- Rachel McGrath
Mike McGuigan didn’t aspire to become a trophy maker. In 1980, fresh out of high school and wondering what to do with his life, he was tasked with running his father’s new north end business, Downeast Trophies. At the time, he had no idea that this would become his career, and that one day he would look back on 40 years of trophy making with a sense of accomplishment. “My dad and I were proud of this place,” McGuigan says. He taps the name plate on his office desk that reads, “Ed McGuigan.” “He’ll always be a part of the business. We did it all together.” His father passed away almost nine years ago, but his legacy is still alive and well.
WHAT HE DOES
A large portion of Downeast Trophies’ business comes from repeat customers. Year after year, trophy orders pile in for annual softball tourneys, corporate events and even motorcycle races. McGuigan recently wrapped up an order for 880 medals, 575 custom medals and 300 trophies, which took around a month to complete. But that’s nothing compared to the time he was commissioned to build
- Rachel McGrath
Upon arriving at Downeast Trophies, customers are often greeted by McGuigan’s faithful assistant, Molly. The 13-year-old golden retriever is never far from his side. Molly has a bed in his office and a stash of treats on the top shelf—just out of reach. Over the years, she has become synonymous with Downeast Trophies, and McGuigan makes sure to close every business email with “From Mike and Molly.” The store’s showroom is lined with shelves and bookcases of stock trophies, plastic signs and plaques and bulletin boards tacked with custom medals and lapel pins. In the centre of the room is a tiered stand piled high with trophies and glass awards, and at the very top sits a silver cup attached to a base of green marble. McGuigan and his father bought the cup in Italy in 1979 as their showpiece, and, as you may have guessed, it’s not for sale.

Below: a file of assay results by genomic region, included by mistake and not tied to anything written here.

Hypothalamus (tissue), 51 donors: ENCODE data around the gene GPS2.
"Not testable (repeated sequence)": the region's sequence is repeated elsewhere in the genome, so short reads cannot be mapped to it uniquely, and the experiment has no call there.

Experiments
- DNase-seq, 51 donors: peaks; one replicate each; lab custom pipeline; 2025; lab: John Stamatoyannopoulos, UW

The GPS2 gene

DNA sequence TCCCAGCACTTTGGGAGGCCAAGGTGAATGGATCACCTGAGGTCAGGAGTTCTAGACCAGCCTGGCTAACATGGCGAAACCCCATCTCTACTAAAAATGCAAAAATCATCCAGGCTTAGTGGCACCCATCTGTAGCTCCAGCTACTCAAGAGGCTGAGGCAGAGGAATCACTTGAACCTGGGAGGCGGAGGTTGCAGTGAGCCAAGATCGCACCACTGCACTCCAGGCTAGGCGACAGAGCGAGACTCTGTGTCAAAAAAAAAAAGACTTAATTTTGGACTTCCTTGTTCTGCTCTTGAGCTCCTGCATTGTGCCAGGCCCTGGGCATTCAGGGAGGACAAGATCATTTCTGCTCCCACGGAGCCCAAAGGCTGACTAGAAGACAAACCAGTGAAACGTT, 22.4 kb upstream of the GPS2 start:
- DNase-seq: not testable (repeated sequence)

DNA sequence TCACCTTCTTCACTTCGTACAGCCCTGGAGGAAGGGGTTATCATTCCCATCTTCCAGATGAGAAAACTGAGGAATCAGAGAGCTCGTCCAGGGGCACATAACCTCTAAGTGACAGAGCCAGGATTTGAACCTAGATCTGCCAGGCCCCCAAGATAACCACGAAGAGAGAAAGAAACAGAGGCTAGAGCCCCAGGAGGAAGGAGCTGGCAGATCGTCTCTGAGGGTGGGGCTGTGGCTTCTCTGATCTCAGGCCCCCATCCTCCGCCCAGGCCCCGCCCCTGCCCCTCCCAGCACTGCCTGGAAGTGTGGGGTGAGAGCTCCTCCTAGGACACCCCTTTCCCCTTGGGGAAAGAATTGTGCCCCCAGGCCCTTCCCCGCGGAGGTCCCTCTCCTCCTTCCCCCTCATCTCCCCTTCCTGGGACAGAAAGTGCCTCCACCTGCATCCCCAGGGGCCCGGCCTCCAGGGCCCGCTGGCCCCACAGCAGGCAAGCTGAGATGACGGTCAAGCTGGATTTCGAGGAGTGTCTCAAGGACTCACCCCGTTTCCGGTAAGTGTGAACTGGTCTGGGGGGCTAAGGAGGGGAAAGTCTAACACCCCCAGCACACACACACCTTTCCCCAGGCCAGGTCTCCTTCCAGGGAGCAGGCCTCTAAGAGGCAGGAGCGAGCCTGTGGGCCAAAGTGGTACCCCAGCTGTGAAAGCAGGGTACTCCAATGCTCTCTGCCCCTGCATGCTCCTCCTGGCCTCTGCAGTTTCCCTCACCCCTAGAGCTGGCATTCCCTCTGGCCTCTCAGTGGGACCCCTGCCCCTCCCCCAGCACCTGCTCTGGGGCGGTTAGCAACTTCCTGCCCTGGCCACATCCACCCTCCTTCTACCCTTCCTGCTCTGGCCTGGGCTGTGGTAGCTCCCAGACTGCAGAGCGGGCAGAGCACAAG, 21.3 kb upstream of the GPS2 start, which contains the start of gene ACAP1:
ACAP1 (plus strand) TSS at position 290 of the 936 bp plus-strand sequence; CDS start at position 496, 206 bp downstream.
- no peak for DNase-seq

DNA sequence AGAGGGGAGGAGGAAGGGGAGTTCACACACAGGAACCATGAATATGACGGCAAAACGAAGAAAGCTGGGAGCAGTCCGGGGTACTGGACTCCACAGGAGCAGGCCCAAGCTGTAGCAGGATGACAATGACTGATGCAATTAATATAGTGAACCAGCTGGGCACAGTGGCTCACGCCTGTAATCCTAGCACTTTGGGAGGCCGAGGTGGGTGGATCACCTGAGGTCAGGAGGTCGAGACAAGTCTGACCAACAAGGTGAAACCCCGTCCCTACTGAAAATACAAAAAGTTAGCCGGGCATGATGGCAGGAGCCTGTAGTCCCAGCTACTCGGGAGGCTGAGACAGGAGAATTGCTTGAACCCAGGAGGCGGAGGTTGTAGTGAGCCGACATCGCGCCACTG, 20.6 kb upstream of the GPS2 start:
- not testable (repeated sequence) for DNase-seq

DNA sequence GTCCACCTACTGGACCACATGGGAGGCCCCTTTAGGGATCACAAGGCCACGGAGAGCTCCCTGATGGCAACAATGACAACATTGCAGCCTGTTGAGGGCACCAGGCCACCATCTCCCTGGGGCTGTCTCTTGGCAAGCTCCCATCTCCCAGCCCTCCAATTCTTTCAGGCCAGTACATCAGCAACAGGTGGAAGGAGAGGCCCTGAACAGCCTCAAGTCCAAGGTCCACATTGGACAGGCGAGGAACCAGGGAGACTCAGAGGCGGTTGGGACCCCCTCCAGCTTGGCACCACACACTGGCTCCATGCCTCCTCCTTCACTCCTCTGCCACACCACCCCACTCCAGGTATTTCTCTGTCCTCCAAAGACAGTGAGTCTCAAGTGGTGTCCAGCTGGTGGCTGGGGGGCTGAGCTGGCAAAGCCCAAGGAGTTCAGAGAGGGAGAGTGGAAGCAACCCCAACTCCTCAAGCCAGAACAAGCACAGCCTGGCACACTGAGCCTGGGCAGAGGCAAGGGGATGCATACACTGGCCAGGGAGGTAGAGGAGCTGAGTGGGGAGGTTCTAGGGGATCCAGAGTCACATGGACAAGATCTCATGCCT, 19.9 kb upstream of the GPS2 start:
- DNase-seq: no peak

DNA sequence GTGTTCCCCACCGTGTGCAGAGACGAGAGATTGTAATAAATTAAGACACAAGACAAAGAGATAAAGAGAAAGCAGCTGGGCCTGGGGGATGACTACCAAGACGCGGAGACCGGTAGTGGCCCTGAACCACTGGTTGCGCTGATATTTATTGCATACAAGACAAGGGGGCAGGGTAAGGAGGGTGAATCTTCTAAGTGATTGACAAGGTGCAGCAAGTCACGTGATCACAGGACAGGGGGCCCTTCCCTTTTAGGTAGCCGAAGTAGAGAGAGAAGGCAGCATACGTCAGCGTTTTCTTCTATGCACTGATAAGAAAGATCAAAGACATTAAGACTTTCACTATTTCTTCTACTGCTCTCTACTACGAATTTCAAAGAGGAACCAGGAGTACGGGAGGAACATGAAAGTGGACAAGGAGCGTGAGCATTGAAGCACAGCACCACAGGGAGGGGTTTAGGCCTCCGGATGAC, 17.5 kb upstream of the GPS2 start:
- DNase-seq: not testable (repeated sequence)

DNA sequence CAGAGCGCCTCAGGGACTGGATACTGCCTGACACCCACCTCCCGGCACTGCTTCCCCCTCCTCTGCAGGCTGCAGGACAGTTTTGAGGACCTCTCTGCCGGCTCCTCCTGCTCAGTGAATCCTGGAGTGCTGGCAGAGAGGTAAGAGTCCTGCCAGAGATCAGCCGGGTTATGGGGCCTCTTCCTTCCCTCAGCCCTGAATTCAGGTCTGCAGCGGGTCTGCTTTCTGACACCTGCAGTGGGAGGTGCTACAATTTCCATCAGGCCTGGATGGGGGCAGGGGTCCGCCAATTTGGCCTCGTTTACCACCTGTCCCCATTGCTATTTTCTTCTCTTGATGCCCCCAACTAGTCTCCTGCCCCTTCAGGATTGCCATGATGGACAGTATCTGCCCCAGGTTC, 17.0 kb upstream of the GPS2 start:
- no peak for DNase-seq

WHY IT WORKS
McGuigan credits much of Downeast Trophies’ reputation to his father, who taught him that honesty is the best business quality. “Whatever their needs, I’ll try to accommodate them,” McGuigan says about his customers. “Whether it’s a five dollar order or a 5,000 dollar order, you treat everyone the same.” He enjoys watching customers gaze at the trophies on display, and he swears he has seen middle-aged adults light up like kids as they poke around the shop. “Everybody likes to be recognized,” McGuigan says. “Whether you’re five or 55, if you get an award as an accomplishment, then that’s something you can look back on and be proud of forever."